Although few plays have been performed or analyzed as extensively as the 38 plays ascribed to William Shakespeare, there are few surviving details about the playwright’s life. This dearth of biographical information is due primarily to his station in life; he was not a noble, but the son of John Shakespeare, a leather trader and the town bailiff. The events of William Shakespeare’s early life can only be gleaned from official records, such as baptism and marriage records.

He probably attended the grammar school in Stratford, where he would have studied Latin and read classical literature. He did not go to university but at age 18 married Anne Hathaway, who was eight years his senior and pregnant at the time of the marriage. Their first daughter, Susanna, was born six months later, and in 1585 William and Anne had twins, Hamnet and Judith. Hamnet, Shakespeare’s only son, died 11 years later, and Anne Shakespeare outlived her husband, dying in 1623. Nothing is known of the period between the birth of the twins and Shakespeare’s emergence as a playwright in London in the early 1590s, but unfounded stories have him stealing deer, joining a group of traveling players, becoming a schoolteacher, or serving as a soldier in the Low Countries.

The first reference to Shakespeare as a London playwright came in 1592, when a fellow dramatist, Robert Greene, wrote derogatorily of him on his deathbed. It is believed that Shakespeare had written the three parts of Henry VI by that point. In 1593, Venus and Adonis was Shakespeare’s first published poem, and he dedicated it to the young Henry Wriothesley, the 3rd earl of Southampton. In 1594, having probably composed, among other plays, Richard III, The Comedy of Errors, and The Taming of the Shrew, he became an actor and playwright for the Lord Chamberlain’s Men, which became the King’s Men after James I’s ascension in 1603. The company grew into England’s finest, in no small part because of Shakespeare, who was its principal dramatist. It also had the finest actor of the day, Richard Burbage, and the best theater, the Globe, which was located on the Thames’ south bank. Shakespeare stayed with the King’s Men until his retirement and often acted in small parts.

By 1596, the company had performed the classic Shakespeare plays Romeo and Juliet, Richard II, and A Midsummer Night’s Dream. That year, John Shakespeare was granted a coat of arms, a testament to his son’s growing wealth and fame. In 1597, William Shakespeare bought a large house in Stratford. In 1599, after producing his great historical series, the first and second part of Henry IV and Henry V, he became a partner in the ownership of the Globe Theatre.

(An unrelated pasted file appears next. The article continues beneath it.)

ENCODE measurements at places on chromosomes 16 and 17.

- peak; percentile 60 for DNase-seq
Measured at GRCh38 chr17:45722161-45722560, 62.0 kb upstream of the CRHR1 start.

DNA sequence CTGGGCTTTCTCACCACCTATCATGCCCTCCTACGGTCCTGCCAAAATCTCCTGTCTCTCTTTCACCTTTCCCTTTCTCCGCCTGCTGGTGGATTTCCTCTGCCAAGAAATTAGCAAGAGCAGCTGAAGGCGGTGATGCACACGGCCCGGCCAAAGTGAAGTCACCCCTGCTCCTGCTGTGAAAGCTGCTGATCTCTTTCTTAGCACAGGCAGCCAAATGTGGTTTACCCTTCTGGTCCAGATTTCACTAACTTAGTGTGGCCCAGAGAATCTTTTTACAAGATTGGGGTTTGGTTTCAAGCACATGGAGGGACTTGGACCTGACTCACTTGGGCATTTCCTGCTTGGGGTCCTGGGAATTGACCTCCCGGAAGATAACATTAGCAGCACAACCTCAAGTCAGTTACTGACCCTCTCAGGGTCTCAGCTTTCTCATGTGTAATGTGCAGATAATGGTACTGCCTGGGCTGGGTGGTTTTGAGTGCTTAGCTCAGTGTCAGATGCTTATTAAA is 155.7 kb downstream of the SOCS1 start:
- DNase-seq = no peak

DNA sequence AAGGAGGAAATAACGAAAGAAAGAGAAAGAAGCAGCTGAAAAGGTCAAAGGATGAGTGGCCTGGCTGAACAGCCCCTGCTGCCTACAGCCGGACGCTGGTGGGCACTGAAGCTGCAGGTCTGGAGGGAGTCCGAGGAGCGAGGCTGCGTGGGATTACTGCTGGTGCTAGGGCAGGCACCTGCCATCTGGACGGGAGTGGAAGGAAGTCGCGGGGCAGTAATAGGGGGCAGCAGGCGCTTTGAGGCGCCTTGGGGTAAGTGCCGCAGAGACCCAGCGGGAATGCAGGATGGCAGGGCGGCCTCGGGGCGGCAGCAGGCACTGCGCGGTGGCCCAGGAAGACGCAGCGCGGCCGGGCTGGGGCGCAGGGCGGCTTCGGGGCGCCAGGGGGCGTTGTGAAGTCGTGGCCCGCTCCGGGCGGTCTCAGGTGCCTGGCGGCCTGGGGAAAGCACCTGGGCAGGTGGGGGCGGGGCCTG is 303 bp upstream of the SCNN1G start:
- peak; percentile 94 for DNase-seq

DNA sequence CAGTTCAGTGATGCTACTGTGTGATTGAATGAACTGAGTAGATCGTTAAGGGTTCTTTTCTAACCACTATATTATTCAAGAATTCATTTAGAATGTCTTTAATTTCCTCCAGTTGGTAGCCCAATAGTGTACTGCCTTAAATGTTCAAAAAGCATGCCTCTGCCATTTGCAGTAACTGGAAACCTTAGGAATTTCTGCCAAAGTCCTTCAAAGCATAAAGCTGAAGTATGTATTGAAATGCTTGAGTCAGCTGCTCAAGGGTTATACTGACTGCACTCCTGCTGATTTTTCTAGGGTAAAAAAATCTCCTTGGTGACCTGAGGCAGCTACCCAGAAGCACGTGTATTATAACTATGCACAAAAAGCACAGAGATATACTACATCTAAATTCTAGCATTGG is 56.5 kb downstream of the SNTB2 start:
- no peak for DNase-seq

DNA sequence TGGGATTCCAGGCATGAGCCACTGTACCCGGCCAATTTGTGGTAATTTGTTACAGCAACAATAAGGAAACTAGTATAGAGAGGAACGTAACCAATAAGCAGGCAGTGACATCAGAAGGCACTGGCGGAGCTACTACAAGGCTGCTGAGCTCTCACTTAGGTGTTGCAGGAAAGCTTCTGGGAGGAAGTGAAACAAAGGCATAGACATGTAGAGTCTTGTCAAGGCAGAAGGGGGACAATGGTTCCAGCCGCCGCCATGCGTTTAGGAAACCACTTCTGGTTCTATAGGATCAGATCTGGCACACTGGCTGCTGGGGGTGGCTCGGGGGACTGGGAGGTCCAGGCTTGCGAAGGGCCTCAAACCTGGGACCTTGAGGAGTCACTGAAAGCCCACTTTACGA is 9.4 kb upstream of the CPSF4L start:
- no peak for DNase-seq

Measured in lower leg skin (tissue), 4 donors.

The beginning of the 17th century saw the performance of the first of his great tragedies, Hamlet. The next play, The Merry Wives of Windsor, was written at the request of Queen Elizabeth I, who wanted to see another play that included the popular character Falstaff. During the next decade, Shakespeare produced such masterpieces as Othello, King Lear, Macbeth, and The Tempest. In 1609, his sonnets, probably written during the 1590s, were published. The 154 sonnets are marked by the recurring themes of the mutability of beauty and the transcendent power of love and art.

Shakespeare died in Stratford-on-Avon on April 23, 1616. Today, nearly 400 years later, his plays are performed and read more often and in more nations than ever before. In a million words written over 20 years, he captured the full range of human emotions and conflicts with a precision that remains sharp today. As his great contemporary the poet and dramatist Ben Jonson said, “He was not of an age, but for all time.”

April 22, 1970: The first Earth Day

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Earth Day, an event to increase public awareness of the world’s environmental problems, is celebrated in the United States for the first time. Millions of Americans, including students from thousands of colleges and universities, participated in rallies, marches, and educational programs.

Earth Day was the brainchild of Senator Gaylord Nelson of Wisconsin, a staunch environmentalist who hoped to provide unity to the grassroots environmental movement and increase ecological awareness. “The objective was to get a nationwide demonstration of concern for the environment so large that it would shake the political establishment out of its lethargy,” Senator Nelson said, “and, finally, force this issue permanently onto the national political agenda.” Earth Day indeed increased environmental awareness in America, and in July of that year the Environmental Protection Agency was established by special executive order to regulate and enforce national pollution legislation.

On April 22, 1990, the 20th anniversary of Earth Day, more than 200 million people in 141 countries participated in Earth Day celebrations.

Earth Day has been celebrated on different days by different groups internationally. The United Nations officially celebrates it on the vernal equinox, which usually occurs about March 21.